Jim Buckmaster is the guy who really runs craigslist; I'm merely the pretty boy.

He says a lot in a few words here:

NEW YORK – Jim Buckmaster stands out in a ballroom filled with equity analysts and fund managers: He's really tall. He eschews suits. And he's not interested in making a boatload of money selling ads on the wildly popular Craigslist site he runs.

His stance as chief executive of the online classifieds company stands in contrast with the likes of Google, Yahoo and Time Warner's AOL, all of which are constantly looking for more ways to sell more ads.

"The impetus for everything we do comes from users," Buckmaster said Thursday at the UBS Media & Communications conference.

The privately held Craigslist has been approached about installing text ads on the site, and the potential revenue is "quite staggering," he said. But, Buckmaster deadpanned, "No users are suggesting we run text ads."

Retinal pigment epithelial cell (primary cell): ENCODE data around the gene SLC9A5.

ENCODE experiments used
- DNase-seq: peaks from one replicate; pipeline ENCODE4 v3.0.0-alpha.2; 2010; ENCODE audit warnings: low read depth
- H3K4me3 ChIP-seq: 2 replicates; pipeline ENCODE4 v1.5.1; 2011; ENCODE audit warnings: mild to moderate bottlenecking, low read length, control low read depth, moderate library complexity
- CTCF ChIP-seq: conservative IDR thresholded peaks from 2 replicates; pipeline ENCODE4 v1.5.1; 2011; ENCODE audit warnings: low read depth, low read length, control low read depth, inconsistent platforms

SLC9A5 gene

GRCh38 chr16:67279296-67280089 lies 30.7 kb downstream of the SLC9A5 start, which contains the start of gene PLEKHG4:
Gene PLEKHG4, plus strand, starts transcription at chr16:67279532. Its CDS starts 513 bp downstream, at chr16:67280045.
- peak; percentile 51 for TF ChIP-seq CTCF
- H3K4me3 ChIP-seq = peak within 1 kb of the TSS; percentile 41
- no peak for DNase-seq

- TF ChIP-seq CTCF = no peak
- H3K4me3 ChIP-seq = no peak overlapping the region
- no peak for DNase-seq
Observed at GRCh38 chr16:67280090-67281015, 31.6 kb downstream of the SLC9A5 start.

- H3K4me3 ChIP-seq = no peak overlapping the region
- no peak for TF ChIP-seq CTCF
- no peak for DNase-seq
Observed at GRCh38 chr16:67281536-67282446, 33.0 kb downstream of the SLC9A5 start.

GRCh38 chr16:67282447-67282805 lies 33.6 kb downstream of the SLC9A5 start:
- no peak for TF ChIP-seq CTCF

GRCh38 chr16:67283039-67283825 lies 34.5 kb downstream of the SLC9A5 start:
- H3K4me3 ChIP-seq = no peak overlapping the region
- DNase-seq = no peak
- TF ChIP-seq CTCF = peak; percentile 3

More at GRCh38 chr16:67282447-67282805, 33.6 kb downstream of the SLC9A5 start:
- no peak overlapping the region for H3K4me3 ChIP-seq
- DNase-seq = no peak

and here:

IN WHAT TURNED OUT TO be a culture clash of near-epic proportions, Craigslist CEO Jim Buckmaster spoke to the investment community this morning at the UBS global media conference in New York. UBS analyst Ben Schachter asked Buckmaster a standard financial world question: How does the site plan to maximize revenue?

The CEO of the online classifieds site answered as follows: "That definitely is not part of the equation. It's not part of the goal."

"I think a lot of people are catching their breath right now," responded Schachter, as the crowd absorbed Buckmaster's remarks.

Buckmaster, on stage in jeans and a blazer, insisted that the company–which has emerged as a significant threat to newspapers and other companies that sell classified ads–doesn't especially want to make money.

While it charges for job listings in seven cities ($75 in San Francisco, $25 in the other six) and apartment listings by brokers in New York ($10), those charges aren't to make a profit as much as to cover expenses and keep out scammers, Buckmaster said. He added that some users requested the fees, in hopes of keeping the listings legitimate.

How did the site arrive at $10 for real estate listings, Schachter asked.